In an interview with ABC’s Robin Roberts, the former First Lady said she suffered a miscarriage 20 years ago. “I felt like I failed because I didn’t know how common miscarriages were because we don’t talk about them,” she said. “We sit in our own pain, thinking that somehow we’re broken.”
In the moment, she admitted she felt so “lost and alone”—something that is nearly impossible not to feel with the “don’t ask, don’t tell” attitude surrounding miscarriage, psychologist Jessica Zucker, PhD, previously shared with Well+Good. Heck, even docs often advise their patients to keep their pregnancies a secret until they get through the first 13 weeks (when most miscarriages happen) problem-free.
“That translates to, ‘Don’t share your good news in case it becomes bad news, so that you don’t have to share your bad news,'” Dr. Zucker said. “This age-old construct essentially sets us up for silence and isolation if things go awry. Though we would prefer bad news not exist, it does. The sooner we institute new ways of discussing these traumas, the sooner women will feel more connected and receive the support they deserve.”
After her miscarriage, Obama decided to go the in-vitro fertilization route (where eggs are fertilized outside your body in a lab and implanted into your uterus) to make their dreams of having a family come true—and it did, bringing Sasha and Malia into the world.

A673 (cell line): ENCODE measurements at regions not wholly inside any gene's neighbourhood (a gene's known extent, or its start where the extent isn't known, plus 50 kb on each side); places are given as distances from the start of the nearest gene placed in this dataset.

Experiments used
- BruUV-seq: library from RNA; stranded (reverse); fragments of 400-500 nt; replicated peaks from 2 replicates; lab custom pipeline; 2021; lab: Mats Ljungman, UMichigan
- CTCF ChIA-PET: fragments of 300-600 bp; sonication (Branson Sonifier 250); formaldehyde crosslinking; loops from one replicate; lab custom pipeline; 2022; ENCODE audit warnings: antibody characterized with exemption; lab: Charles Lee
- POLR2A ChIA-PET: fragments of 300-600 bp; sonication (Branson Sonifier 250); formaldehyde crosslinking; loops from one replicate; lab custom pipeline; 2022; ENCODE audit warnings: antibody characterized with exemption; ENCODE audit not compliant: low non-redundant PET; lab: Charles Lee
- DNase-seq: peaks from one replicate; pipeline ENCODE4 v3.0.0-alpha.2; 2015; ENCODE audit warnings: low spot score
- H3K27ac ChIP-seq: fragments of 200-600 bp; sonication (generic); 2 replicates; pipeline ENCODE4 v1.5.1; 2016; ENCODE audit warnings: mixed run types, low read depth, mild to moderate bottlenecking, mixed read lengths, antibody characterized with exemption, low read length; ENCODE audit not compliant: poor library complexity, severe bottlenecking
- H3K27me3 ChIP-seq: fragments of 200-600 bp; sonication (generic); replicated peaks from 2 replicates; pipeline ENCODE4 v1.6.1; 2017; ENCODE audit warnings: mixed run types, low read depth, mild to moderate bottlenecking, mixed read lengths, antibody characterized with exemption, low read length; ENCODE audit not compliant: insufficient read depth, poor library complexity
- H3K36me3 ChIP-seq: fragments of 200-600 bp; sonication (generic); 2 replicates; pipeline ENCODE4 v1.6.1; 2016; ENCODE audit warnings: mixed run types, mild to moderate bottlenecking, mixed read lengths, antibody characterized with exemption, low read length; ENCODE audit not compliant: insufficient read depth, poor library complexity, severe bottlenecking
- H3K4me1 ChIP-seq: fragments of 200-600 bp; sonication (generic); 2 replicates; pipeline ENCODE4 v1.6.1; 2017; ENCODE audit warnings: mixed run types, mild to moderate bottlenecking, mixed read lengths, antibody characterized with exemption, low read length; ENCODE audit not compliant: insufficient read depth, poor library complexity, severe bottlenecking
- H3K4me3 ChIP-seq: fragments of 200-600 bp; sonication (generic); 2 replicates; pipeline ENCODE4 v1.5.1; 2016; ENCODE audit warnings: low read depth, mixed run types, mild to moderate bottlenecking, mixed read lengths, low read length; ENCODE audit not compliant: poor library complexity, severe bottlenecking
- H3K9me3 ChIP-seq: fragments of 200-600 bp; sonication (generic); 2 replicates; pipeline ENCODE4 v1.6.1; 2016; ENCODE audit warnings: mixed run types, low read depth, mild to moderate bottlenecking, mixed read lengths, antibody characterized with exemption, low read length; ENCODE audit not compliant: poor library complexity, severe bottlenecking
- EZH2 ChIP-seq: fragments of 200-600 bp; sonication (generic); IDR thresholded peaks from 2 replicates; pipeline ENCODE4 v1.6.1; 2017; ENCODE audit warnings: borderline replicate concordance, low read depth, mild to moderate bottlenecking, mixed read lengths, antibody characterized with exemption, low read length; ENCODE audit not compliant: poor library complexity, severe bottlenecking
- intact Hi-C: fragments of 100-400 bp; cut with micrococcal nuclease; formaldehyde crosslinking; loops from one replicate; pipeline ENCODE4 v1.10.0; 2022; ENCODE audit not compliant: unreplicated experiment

Now, the former First Lady says she wants to raise awareness of the issue so others don’t suffer in silence like she did. ““I think it’s the worst thing that we do to each other as women, not share the truth about our bodies and how they work,” she said. With the large audience she has, hopefully even more couples who are having a hard time bringing a baby into the world will realize they’re not alone in their journey in trying to become a mom. Because everyone has their struggles—even America’s forever super woman.
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